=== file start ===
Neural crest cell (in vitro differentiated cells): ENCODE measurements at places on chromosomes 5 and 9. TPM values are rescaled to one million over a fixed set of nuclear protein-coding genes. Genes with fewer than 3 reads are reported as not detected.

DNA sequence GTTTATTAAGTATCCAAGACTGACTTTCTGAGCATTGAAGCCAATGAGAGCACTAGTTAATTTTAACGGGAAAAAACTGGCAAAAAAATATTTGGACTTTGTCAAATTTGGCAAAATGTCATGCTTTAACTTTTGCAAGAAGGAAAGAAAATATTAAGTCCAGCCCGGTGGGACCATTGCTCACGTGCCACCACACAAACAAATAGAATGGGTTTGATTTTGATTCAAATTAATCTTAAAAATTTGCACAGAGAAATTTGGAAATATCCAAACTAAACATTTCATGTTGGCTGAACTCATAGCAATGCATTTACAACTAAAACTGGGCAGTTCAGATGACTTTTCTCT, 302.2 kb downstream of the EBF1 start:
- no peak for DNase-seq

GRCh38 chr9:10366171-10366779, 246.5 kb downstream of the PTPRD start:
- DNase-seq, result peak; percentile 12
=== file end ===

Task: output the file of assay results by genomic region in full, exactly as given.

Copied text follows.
Neural crest cell (in vitro differentiated cells): ENCODE measurements at places on chromosomes 5 and 9. TPM values are rescaled to one million over a fixed set of nuclear protein-coding genes. Genes with fewer than 3 reads are reported as not detected.

DNA sequence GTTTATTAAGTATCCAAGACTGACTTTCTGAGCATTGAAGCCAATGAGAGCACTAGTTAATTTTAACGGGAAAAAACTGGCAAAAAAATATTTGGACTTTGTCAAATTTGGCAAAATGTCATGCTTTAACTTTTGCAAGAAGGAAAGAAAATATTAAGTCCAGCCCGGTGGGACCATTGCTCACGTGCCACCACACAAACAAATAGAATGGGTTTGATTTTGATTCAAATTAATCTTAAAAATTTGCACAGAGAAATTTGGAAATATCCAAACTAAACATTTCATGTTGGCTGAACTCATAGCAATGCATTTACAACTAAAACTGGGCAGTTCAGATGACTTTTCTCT, 302.2 kb downstream of the EBF1 start:
- no peak for DNase-seq

GRCh38 chr9:10366171-10366779, 246.5 kb downstream of the PTPRD start:
- DNase-seq, result peak; percentile 12